In preparation for 2018 Operations Global Lab, Professor Dickstein reflects on his own experience in Hong Kong and China.
My first passport in the early 70s explicitly banned travel to and acceptance for passage in China (as well as North Korea, North Vietnam, and Cuba). But with Nixon’s surprise visit in 1972 orchestrated by Henry Kissinger, relations gradually improved (sometimes referred to as the period of “ping pong diplomacy”, reflecting an early exchange of visits) and the door crept open. Coincidentally, I was in Hong Kong just months after this historic event, and any worries about using my U.S. passport for entry into Canton (now Guangzhou) were dispelled by a U.S. consular official who simply used a magic marker to cross out China from the list of banned countries. In the years since I have made five visits into China and twice as many into Hong Kong, a one-time British colony until July 1997 and a logistical gateway with its modern infrastructure into all of Southeast Asia.
Going back nearly 10,000 years China was the largest and most advanced civilization on earth. The remarkable engineering feat of the Great Wall was completed about 1700 years BEFORE Columbus’ voyage to the New World. As recently as the 1270s, Marco Polo was “astonished at the wealth of China”.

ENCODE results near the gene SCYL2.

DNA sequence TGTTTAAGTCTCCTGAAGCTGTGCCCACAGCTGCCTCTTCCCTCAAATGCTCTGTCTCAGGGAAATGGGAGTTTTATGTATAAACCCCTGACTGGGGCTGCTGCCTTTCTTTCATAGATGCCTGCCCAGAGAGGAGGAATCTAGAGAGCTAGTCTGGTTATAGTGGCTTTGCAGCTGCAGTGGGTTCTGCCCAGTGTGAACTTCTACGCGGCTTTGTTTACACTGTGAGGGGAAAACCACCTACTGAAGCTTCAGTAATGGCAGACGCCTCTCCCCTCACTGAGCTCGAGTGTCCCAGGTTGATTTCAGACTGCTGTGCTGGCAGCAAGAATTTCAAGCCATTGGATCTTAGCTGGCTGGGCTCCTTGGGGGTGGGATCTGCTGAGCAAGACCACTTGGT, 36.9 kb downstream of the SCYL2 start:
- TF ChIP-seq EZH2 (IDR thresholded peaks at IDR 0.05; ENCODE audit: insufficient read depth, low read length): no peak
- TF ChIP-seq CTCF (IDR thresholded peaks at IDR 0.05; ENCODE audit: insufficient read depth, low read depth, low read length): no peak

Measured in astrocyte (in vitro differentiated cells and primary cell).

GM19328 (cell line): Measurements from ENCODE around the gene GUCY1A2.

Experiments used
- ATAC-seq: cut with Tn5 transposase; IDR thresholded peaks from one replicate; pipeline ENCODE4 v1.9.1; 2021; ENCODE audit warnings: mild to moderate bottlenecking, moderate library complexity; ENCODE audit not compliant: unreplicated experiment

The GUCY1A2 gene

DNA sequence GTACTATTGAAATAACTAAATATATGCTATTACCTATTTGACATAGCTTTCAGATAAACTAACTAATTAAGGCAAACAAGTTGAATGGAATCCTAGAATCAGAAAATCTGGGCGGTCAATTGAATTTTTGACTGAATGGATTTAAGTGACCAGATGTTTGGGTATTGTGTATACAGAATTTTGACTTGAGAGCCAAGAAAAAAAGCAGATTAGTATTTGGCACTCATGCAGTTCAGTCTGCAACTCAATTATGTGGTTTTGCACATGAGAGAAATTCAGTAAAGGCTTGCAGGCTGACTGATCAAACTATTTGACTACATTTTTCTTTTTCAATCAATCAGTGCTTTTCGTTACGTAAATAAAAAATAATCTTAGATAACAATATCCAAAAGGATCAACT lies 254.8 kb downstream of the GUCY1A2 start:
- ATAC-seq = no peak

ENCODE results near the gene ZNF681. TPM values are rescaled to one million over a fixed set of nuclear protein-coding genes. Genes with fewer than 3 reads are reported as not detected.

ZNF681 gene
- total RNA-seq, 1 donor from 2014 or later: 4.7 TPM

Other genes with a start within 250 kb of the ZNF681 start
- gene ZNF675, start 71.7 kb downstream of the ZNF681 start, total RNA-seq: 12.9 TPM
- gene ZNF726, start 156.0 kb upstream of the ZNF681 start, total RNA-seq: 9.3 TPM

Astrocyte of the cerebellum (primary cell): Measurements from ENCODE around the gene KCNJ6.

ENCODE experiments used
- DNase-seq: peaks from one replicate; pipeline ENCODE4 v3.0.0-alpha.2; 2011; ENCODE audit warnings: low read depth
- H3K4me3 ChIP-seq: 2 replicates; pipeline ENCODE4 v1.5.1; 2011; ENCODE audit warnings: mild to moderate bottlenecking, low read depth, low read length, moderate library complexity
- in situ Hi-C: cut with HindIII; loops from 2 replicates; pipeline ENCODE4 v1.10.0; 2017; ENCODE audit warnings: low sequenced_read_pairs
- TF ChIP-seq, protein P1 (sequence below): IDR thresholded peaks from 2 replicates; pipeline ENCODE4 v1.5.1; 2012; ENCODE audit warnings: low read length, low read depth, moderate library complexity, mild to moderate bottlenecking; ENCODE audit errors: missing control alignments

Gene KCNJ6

This advancement was not sustained due to violent competition for power, the Japanese invasions in the 1900s, and Mao’s destructive decade of the Cultural Revolution in the mid-1960s that further impoverished the population. The past forty plus years have witnessed an unprecedented pace of development. Today, China is the world’s most populous country and the largest participant in global trade, with 2015 imports + exports of nearly 4 trillion USD. (The comparable total for the U.S. in second position is 3.8 trillion).
Our trip provides an opportunity to experience firsthand some of the world’s most advanced infrastructure (airports, high speed rail) and oldest culture. While Hong Kong may be a Special Administrative Region (SAR) of China, 100 years of British rule have left an outward, global perspective and a strong rule of law. In the most recent Ease of Doing Business rankings prepared by the World Bank, Hong Kong is #4 (compared to the United States at #8).
We have taken the inputs of the 2017 participants and enriched the program by adding several days in Beijing, the cultural (as well as administrative) capital of China. I am very excited to share with OSU students such exciting destinations that resonate in my personal life and business career and, hopefully, will prove an equally memorable event in yours. While my longevity does not quite reach back to the era of Marco Polo, I continue to view the country with a similar sense of wonder.
If you are interested in international business, cultural uniqueness, or history, this trip will allow you to explore an emerging country that increasingly shapes the world’s political and economic landscape. Please join us for Fisher’s second undergraduate program in China, a two week exposure to business, politics, culture and even a great deal of fun.